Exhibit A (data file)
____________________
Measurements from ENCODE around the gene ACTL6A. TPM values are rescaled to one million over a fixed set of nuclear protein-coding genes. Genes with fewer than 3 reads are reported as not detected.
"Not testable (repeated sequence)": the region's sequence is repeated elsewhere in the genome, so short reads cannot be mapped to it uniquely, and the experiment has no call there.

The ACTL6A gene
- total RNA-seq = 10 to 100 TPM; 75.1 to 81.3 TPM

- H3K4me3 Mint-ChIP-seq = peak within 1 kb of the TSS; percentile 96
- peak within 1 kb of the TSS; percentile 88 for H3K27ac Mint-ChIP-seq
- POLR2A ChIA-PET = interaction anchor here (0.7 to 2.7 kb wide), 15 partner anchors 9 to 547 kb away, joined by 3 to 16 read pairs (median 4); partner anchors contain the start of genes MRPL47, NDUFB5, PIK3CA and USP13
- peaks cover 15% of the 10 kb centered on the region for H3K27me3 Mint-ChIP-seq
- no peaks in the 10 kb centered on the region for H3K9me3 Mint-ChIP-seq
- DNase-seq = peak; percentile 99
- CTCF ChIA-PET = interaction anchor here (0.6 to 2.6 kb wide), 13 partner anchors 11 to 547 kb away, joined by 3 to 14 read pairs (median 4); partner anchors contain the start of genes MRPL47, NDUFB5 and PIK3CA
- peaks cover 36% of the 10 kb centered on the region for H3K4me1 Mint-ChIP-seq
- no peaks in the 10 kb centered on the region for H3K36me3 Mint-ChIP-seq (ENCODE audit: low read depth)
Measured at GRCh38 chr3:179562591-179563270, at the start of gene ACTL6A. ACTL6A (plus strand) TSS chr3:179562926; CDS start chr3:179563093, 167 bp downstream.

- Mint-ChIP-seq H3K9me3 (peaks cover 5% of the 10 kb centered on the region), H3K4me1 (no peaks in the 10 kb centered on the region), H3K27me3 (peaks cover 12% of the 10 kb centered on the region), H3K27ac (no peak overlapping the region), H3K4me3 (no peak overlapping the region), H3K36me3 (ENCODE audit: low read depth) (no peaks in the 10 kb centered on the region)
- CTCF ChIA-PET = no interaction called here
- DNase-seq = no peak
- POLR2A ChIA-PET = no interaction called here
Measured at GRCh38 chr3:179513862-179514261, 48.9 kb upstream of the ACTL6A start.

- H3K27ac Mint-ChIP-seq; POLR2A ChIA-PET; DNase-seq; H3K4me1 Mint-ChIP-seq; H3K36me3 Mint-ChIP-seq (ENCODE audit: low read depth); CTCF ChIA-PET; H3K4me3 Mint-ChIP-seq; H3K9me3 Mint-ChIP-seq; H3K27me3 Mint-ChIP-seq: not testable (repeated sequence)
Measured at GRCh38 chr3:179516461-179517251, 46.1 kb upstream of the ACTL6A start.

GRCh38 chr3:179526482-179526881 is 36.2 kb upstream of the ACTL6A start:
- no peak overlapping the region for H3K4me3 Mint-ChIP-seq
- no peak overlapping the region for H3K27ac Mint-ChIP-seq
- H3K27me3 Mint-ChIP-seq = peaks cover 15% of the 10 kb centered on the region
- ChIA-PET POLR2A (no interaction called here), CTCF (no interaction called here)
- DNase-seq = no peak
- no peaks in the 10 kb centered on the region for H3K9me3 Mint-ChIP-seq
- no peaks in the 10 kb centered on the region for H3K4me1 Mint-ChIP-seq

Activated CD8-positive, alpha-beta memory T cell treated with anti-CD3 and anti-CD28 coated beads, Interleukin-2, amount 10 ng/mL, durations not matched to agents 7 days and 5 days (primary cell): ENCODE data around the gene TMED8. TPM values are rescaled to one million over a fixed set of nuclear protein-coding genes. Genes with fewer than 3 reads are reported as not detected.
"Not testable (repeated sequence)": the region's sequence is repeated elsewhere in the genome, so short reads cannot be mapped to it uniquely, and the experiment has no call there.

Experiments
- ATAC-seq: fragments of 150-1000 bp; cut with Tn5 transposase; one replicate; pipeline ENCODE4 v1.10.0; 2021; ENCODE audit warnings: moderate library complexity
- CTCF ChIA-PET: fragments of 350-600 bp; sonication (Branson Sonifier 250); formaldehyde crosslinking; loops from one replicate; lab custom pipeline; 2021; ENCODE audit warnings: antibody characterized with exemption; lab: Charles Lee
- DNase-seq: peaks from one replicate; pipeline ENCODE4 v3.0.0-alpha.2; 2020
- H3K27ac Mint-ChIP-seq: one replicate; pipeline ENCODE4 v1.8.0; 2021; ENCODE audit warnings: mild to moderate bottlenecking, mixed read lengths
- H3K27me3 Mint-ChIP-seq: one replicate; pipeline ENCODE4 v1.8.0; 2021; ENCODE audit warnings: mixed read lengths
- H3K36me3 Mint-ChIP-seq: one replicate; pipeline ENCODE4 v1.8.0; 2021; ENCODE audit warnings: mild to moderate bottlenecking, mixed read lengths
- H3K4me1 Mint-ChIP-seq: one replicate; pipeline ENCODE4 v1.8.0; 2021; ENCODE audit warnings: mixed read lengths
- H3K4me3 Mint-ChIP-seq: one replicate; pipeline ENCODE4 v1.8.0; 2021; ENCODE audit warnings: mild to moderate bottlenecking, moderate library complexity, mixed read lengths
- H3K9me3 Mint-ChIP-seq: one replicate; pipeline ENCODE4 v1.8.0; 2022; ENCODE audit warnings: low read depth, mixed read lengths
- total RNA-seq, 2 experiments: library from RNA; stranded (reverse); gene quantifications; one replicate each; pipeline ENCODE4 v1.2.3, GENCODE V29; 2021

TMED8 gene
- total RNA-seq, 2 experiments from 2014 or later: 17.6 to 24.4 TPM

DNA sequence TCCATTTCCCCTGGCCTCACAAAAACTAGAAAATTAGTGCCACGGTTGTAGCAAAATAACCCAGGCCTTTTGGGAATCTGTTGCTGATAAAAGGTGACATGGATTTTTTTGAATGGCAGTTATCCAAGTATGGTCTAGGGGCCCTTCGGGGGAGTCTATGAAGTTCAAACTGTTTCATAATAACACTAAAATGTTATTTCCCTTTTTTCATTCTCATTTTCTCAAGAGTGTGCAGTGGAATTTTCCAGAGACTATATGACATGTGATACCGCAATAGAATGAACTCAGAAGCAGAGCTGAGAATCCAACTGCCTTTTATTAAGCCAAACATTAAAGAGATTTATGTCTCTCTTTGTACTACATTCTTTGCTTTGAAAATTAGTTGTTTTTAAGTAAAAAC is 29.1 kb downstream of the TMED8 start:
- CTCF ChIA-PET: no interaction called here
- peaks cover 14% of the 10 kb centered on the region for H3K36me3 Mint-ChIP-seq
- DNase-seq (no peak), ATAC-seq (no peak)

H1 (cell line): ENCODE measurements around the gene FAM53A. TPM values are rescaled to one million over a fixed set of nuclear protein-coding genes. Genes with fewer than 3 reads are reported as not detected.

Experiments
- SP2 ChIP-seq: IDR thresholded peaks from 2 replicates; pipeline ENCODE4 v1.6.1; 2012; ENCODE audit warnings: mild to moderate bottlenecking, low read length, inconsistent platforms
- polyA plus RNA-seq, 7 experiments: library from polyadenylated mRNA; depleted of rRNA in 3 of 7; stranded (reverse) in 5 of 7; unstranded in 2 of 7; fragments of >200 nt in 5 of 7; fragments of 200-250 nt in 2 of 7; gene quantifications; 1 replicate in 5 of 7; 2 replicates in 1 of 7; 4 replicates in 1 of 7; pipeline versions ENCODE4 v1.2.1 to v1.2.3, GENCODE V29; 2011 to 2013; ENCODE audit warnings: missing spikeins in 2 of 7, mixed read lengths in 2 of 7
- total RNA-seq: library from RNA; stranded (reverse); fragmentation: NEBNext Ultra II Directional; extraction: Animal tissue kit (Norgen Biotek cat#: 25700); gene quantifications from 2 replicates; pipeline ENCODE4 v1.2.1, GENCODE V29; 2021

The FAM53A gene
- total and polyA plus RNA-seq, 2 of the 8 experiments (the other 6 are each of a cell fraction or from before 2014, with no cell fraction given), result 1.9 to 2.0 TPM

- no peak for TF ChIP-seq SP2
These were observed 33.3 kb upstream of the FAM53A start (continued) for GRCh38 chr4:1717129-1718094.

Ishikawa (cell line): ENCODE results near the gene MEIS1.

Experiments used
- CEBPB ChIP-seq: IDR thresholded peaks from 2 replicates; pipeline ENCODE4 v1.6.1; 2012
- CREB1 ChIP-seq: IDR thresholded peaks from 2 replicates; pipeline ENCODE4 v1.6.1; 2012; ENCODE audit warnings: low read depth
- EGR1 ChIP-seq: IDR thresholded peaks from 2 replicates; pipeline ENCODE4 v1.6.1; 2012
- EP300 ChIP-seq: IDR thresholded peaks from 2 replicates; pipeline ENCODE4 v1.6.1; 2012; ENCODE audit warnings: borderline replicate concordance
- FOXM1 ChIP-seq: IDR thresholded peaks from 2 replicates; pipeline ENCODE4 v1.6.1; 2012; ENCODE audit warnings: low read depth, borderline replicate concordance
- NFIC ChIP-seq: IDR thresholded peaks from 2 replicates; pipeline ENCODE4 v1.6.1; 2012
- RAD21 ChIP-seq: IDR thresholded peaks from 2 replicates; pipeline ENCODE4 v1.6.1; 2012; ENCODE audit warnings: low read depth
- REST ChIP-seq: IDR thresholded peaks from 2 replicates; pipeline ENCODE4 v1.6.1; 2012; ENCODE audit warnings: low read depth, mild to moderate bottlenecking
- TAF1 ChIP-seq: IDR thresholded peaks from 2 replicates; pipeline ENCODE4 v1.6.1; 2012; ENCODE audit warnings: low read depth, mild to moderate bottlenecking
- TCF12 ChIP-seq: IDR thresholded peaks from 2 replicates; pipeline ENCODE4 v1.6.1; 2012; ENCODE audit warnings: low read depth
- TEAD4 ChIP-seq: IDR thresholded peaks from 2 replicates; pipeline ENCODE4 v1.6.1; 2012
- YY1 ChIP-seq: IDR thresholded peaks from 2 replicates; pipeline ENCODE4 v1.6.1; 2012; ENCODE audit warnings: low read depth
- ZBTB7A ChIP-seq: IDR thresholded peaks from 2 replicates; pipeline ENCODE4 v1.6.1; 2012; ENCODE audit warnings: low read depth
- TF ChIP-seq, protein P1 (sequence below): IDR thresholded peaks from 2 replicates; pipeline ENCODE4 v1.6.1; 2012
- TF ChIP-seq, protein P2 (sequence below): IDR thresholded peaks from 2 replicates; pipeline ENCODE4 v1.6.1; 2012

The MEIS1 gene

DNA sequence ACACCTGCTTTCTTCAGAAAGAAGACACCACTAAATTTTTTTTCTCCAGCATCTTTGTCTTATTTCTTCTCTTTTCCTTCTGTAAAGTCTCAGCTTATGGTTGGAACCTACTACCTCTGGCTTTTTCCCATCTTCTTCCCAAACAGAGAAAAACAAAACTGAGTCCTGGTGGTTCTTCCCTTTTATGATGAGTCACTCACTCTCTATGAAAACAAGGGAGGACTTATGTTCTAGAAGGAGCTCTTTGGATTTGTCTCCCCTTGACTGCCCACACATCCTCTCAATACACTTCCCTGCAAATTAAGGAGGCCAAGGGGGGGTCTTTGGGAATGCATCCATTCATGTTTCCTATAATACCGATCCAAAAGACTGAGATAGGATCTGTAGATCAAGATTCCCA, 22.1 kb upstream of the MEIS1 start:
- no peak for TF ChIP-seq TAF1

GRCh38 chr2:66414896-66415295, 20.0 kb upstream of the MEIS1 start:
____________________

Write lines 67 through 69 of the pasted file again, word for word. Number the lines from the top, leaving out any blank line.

- REST ChIP-seq: IDR thresholded peaks from 2 replicates; pipeline ENCODE4 v1.6.1; 2012; ENCODE audit warnings: low read depth, mild to moderate bottlenecking
- TAF1 ChIP-seq: IDR thresholded peaks from 2 replicates; pipeline ENCODE4 v1.6.1; 2012; ENCODE audit warnings: low read depth, mild to moderate bottlenecking
- TCF12 ChIP-seq: IDR thresholded peaks from 2 replicates; pipeline ENCODE4 v1.6.1; 2012; ENCODE audit warnings: low read depth